What Do You Do All Day? (or "Stop Me Before I Volunteer Again")
Monday, November 11, 2002
What I Finished Reading Today:
The Studio by John Gregory Dunne
In 1967, author Dunne was granted free access to the 20th Century Fox movie studio, for the purpose of writing an inside-look, warts-and-all book. By today's standards of Hollywood tell-alls, the results are pretty tame (the juiciest the Hollywood depravity gets is one scene in which a producer's girlfriend insists on stealing a silver dish from a restaurant...which later quietly adds its cost to the studio's bill), but there are a few bits that do make the resulting work an interesting read, even after 35 years.
First of all, it's fascinating to note that, in the introduction, Dunne himself comments that he didn't like the book after he wrote it, and didn't even read it for 10 years after it was published. And, in a supplemental introduction to the 1998 edition, he also notes that he now sees he missed accurately portraying the real tensions that drive the moviemaking business. It's rather odd to read an author's own discounting of a work before reading it oneself, but now, after reading it, I can see his point. Because while the book does give you some peeks at the deals, meetings and personalities that ran a big studio in 1967, it never really comes to life as its own story, and the people portrayed always seem to be held at something of a distance. We get glimpses of them at work, but never really get to know them as characters or full-blown personalities.
In some ways, Dunne's "miss" in this respect is oddly akin to the book's most other interesting aspect: its depiction of the studio bosses' hopes and fears during the events leading up to their year's big release, the Rex Harrison-starring musical, "Doctor Doolittle." The studio plowed every resource it had into the movie and the plans for its release, hoping that it would be another "Sound of Music." But as time (and even the early previews) would tell, that picture, calculated as it was to contain every element of a successful film, just didn't resonate with audiences.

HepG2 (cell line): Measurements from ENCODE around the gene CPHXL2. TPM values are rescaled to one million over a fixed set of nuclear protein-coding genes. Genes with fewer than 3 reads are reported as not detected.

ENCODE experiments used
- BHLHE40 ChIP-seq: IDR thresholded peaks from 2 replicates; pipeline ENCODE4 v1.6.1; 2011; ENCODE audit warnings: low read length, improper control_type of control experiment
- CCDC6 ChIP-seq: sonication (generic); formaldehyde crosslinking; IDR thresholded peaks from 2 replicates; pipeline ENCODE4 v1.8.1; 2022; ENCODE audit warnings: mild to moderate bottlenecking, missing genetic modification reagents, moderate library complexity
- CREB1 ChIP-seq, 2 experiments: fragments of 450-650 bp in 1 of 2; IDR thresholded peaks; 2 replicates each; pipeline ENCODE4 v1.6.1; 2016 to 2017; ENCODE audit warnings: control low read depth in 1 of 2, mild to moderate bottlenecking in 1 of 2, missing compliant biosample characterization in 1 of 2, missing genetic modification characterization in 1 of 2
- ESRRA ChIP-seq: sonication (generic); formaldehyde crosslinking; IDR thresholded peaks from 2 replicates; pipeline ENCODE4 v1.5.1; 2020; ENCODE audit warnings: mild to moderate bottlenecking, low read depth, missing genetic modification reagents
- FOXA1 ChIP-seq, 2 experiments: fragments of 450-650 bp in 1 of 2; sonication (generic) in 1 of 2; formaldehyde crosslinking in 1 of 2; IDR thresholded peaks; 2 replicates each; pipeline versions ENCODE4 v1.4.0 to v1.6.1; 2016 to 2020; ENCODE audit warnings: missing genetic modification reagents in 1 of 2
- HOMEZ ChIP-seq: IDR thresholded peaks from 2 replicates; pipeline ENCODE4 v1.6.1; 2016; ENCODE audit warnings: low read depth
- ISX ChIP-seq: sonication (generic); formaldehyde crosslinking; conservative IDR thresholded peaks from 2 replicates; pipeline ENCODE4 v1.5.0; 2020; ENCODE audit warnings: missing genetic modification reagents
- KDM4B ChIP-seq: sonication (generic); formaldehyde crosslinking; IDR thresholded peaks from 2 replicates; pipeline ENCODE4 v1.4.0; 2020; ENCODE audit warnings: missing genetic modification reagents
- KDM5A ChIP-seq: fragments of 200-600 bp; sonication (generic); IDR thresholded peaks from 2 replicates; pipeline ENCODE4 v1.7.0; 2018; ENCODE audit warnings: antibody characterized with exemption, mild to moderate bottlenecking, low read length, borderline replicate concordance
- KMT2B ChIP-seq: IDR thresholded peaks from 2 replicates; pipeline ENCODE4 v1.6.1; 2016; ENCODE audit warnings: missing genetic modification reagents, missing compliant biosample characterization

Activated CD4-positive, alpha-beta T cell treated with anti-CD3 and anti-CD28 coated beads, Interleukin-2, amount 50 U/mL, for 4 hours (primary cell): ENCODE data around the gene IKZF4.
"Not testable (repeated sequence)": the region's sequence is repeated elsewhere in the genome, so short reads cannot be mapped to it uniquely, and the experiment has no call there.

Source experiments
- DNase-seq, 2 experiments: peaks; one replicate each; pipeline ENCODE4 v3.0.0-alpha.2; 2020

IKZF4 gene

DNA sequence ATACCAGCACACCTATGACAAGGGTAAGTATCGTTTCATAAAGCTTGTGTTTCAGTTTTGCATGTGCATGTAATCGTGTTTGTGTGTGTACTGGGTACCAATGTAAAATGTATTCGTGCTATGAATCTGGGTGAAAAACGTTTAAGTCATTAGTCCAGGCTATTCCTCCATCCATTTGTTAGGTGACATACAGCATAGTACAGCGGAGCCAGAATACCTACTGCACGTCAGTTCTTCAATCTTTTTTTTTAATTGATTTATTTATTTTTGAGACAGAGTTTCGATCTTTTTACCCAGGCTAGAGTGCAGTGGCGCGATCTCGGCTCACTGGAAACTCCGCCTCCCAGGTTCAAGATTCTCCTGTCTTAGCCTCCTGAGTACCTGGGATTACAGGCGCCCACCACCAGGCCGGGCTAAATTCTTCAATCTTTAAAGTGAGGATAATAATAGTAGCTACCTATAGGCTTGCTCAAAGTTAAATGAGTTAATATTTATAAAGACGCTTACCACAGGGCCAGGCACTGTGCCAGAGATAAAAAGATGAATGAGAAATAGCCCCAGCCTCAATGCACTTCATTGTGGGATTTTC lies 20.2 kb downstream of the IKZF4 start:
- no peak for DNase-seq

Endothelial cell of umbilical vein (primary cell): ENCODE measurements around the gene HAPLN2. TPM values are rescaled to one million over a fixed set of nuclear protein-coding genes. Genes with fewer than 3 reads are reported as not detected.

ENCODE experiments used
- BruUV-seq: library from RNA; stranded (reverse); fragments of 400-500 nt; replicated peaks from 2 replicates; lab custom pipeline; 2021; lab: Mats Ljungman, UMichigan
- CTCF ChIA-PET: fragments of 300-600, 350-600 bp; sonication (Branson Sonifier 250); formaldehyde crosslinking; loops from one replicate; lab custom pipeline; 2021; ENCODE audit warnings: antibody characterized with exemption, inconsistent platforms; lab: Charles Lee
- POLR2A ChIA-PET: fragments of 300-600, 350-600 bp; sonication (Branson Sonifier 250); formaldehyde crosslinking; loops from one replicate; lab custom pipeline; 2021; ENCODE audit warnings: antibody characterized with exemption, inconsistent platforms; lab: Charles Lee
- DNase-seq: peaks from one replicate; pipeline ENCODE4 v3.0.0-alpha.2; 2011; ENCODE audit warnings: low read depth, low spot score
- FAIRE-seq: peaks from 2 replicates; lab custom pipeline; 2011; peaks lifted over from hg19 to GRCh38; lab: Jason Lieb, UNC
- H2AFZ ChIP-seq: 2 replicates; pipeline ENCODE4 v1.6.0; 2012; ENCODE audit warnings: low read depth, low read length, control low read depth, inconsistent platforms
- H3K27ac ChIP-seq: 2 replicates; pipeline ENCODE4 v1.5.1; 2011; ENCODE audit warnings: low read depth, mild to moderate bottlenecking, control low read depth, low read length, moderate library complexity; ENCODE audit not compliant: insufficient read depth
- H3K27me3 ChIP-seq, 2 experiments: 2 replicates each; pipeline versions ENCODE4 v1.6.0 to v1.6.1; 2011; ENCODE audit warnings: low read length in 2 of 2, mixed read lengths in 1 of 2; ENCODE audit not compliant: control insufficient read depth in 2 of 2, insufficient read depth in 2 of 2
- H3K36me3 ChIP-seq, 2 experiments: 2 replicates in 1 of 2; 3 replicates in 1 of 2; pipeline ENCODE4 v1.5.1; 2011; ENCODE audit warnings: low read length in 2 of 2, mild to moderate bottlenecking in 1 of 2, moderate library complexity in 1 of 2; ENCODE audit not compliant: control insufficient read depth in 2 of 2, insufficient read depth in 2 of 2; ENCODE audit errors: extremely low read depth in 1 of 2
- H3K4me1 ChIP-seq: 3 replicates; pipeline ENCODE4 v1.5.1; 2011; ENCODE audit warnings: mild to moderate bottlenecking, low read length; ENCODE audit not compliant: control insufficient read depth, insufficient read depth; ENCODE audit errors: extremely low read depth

It is interesting watching this timeless story unfold. Writers write, actors act, costumes and special effects are designed, music is composed, marketing campaigns are carefully plotted...but not once during this process does anyone really look at the product they're producing and say, "Gee, do I think this is a great movie?" Instead, they just keep calculating their odds and assuming (hoping?) viewers will love what they're presenting. Too often, this is still how Hollywood operates today, and it's one of the big reasons that big-budget flops like "Dr. Doolittle" continue to be made.
While blindness to what makes a movie "good" hasn't changed much in the past 35 years, however, some other things about the business - particularly the financial aspects, certainly have...and this book shows just how much. First of all, while the 1967 studio is most consumed with and worried about its big "roadshow" releases (the ones that will play in the biggest theaters, with premium ticket prices and biggest promotional pushes), roadshows are now a thing of the past (studios prefer to just dump their biggest releases into as many theaters as possible on opening weekend). And when studio head Darryl Zanuck announces that Fox will be spending $118 million on 23 movies (that's the total cost for 23 movies, not for each movie) in 1968, the numbers seem downright quaint...and the speed with which those numbers have soared ($118 million for a single big-budget studio release isn't at all notable these days) is truly scary.
All in all, The Studio is definitely a flawed book, and - like "Dr. Doolittle" - oddly, frustratingly not as good as it probably could and should have been. Still, however, if you enjoy Hollywood history, there are probably just enough interesting tidbits here to keep you reading through the relatively quick 250 pages.